Pitches that meet these specifications in amateur and recreational football are awarded the “FIFA Quality” label. The “FIFA Quality Pro” label is reserved for artificial turfs that guarantee the playing characteristics required by professional football.
As a responsible company, Polytan meets the quality requirements of the FIFA Quality Programme with its artificial turf products and systems for professional football. These include the LigaTurf RS Pro II, LigaTurf RS+, LigaTurf Cross, LigaTurf Legend Pro and LigaGrass Pro. What’s more, the LigaTurf Cross GTzero is the world’s first CO2-neutral, climate-positive artificial turf for football in our portfolio. It is manufactured 100% climate-neutrally without compromising on playing characteristics. Its CO2-neutral environmental footprint was officially certified by Fokus Zukunft GmbH & Co.KG, an industry-independent sustainability consultancy for small- and medium-sized enterprises.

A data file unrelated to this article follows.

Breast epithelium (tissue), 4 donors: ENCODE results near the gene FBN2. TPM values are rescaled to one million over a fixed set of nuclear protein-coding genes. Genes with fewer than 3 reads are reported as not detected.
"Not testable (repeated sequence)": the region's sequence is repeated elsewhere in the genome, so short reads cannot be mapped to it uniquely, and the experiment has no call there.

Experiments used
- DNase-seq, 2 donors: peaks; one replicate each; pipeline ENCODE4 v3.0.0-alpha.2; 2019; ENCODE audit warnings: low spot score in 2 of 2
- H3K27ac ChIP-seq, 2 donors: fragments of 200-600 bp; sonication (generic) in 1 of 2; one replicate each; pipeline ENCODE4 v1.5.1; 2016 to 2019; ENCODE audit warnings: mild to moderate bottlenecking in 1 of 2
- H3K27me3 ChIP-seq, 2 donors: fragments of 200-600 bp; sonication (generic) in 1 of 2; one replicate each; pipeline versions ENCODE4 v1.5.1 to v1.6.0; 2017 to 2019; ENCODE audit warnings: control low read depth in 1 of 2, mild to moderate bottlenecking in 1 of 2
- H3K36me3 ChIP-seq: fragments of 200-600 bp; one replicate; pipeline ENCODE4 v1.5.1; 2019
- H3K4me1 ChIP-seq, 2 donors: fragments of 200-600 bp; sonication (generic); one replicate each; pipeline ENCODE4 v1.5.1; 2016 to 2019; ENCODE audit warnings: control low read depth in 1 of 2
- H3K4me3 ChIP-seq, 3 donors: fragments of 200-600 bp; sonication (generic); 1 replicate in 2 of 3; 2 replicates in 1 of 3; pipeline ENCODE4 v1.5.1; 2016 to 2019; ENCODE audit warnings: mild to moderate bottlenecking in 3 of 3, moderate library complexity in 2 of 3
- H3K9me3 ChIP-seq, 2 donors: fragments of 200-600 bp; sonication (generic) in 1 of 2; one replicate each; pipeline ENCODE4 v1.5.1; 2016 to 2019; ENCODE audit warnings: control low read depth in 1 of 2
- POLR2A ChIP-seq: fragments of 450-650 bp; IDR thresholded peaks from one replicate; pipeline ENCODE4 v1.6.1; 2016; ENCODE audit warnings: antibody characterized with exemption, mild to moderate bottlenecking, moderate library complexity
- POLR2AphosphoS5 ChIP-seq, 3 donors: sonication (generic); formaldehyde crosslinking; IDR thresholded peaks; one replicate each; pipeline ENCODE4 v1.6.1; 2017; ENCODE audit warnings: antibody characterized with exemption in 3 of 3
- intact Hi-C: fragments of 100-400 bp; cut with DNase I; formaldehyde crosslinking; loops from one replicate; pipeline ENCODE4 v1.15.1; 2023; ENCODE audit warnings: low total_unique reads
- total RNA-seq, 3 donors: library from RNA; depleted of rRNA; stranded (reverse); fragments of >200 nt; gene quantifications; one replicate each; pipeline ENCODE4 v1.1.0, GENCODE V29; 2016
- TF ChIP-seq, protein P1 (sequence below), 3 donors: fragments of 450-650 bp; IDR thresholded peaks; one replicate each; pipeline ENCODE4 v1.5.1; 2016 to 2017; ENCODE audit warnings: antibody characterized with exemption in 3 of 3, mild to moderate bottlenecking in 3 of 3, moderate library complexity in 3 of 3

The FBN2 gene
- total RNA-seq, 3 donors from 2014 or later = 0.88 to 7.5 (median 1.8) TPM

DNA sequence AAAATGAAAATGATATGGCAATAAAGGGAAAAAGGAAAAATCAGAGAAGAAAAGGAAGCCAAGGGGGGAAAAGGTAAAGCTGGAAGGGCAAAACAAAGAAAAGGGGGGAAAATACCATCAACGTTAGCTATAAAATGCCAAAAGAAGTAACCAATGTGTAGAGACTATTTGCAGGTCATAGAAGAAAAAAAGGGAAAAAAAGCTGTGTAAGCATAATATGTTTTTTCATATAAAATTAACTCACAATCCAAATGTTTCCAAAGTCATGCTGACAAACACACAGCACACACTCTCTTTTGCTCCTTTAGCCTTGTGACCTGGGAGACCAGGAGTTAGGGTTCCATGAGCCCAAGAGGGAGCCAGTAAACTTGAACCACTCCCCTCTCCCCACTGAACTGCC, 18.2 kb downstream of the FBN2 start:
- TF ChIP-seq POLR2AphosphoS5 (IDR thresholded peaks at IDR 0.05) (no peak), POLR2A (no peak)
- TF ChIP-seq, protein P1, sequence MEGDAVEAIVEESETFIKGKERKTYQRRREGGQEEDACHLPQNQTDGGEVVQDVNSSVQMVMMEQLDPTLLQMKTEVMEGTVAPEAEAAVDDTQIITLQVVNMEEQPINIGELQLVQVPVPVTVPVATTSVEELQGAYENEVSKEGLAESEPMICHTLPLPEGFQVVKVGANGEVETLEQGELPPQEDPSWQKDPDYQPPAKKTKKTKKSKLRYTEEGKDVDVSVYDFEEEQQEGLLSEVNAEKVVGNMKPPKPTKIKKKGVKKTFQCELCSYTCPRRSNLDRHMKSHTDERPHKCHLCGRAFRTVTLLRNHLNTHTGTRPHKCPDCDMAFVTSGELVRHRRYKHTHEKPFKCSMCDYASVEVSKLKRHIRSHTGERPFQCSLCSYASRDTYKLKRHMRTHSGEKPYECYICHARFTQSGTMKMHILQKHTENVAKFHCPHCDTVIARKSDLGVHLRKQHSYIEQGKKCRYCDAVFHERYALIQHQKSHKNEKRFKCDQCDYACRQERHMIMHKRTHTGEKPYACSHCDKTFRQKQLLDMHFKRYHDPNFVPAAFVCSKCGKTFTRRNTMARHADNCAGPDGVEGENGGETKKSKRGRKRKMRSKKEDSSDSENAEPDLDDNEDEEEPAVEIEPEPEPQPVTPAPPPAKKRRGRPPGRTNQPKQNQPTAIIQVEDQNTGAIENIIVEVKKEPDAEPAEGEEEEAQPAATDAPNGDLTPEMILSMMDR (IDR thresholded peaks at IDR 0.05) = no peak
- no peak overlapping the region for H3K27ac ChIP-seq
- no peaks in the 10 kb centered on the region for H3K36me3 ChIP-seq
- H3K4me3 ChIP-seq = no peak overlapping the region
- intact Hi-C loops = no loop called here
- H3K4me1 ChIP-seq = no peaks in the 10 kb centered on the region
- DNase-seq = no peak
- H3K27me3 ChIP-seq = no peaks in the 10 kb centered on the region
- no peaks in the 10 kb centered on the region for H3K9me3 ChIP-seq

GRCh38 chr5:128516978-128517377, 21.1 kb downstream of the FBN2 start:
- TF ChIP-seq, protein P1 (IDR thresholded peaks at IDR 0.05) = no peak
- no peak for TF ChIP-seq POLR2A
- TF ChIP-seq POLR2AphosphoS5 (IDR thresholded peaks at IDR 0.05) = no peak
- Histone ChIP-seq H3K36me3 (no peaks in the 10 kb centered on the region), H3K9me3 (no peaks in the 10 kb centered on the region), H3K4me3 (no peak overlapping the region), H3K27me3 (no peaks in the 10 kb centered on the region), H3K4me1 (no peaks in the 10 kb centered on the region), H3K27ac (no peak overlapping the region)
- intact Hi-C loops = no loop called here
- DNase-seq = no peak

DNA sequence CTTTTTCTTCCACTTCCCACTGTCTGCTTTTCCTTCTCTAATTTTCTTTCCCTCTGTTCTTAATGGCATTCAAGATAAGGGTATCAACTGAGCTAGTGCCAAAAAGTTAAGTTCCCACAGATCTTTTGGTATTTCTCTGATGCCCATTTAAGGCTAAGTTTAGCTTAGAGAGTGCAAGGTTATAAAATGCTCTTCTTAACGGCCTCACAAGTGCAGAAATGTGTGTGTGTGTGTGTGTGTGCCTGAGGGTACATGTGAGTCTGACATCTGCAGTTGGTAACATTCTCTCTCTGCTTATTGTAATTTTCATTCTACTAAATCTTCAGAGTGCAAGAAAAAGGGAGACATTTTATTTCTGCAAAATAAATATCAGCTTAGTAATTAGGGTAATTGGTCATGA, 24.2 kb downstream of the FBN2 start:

All Polytan artificial football turf systems meet the requirements of the FIFA laboratory test and can thus be tendered by stadium operators, clubs and municipalities for FIFA qualification. Furthermore, Polytan has the most experience in the world with football pitches certified and recertified according to previous and new FIFA standards, and is also continuously improving its products on the basis of the knowledge gained.
But how does FIFA develop its standards and check the quality of artificial turf systems? That question will be answered in the second half of our blog.